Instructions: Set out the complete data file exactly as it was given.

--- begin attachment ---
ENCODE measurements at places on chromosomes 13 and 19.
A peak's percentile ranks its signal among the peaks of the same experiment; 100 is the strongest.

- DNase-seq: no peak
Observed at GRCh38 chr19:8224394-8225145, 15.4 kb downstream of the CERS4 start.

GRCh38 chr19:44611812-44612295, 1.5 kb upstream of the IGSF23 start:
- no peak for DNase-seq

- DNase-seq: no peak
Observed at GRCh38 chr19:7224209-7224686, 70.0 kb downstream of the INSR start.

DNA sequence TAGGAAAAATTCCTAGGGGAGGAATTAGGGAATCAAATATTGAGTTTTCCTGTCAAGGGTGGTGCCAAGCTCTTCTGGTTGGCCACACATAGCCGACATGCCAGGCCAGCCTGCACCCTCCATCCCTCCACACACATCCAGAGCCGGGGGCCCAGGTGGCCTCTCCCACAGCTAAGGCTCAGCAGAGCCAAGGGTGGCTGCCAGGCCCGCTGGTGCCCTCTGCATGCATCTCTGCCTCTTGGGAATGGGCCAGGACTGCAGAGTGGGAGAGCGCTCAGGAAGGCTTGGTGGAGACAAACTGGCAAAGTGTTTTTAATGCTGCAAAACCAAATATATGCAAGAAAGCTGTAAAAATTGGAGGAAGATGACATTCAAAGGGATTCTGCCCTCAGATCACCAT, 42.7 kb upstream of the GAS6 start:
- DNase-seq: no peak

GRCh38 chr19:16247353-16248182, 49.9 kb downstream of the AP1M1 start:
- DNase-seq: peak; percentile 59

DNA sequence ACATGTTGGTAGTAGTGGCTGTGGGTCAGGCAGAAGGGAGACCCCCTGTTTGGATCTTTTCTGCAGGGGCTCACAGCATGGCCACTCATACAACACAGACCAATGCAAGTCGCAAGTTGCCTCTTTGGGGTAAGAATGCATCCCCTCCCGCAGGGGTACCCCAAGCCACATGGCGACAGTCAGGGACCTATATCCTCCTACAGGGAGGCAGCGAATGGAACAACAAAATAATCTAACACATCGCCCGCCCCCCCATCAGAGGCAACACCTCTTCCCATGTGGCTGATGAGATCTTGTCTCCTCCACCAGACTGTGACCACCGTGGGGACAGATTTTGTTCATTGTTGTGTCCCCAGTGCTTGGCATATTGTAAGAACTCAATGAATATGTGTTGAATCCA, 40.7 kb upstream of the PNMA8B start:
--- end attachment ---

ENCODE measurements at places on chromosomes 13 and 19.
A peak's percentile ranks its signal among the peaks of the same experiment; 100 is the strongest.

- DNase-seq: no peak
Observed at GRCh38 chr19:8224394-8225145, 15.4 kb downstream of the CERS4 start.

GRCh38 chr19:44611812-44612295, 1.5 kb upstream of the IGSF23 start:
- no peak for DNase-seq

- DNase-seq: no peak
Observed at GRCh38 chr19:7224209-7224686, 70.0 kb downstream of the INSR start.

DNA sequence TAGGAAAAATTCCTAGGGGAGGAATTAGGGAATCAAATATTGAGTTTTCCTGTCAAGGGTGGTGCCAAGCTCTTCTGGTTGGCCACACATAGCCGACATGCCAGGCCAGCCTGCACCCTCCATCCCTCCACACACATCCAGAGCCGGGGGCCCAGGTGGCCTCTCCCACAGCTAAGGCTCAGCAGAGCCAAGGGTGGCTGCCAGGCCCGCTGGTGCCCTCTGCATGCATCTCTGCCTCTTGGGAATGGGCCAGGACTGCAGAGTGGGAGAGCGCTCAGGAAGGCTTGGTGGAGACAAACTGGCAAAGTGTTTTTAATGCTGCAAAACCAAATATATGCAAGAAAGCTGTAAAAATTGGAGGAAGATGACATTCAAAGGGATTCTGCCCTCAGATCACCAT, 42.7 kb upstream of the GAS6 start:
- DNase-seq: no peak

GRCh38 chr19:16247353-16248182, 49.9 kb downstream of the AP1M1 start:
- DNase-seq: peak; percentile 59

DNA sequence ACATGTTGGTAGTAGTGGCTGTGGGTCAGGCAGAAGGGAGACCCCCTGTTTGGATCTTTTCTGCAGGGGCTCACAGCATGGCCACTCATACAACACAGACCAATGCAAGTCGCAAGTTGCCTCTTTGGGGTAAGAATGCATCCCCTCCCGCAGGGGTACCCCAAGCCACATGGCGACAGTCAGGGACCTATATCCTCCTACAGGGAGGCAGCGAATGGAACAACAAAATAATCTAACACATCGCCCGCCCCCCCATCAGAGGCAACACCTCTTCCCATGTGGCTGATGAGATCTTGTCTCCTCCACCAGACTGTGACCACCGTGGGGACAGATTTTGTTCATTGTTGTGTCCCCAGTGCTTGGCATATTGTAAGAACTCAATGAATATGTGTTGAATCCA, 40.7 kb upstream of the PNMA8B start: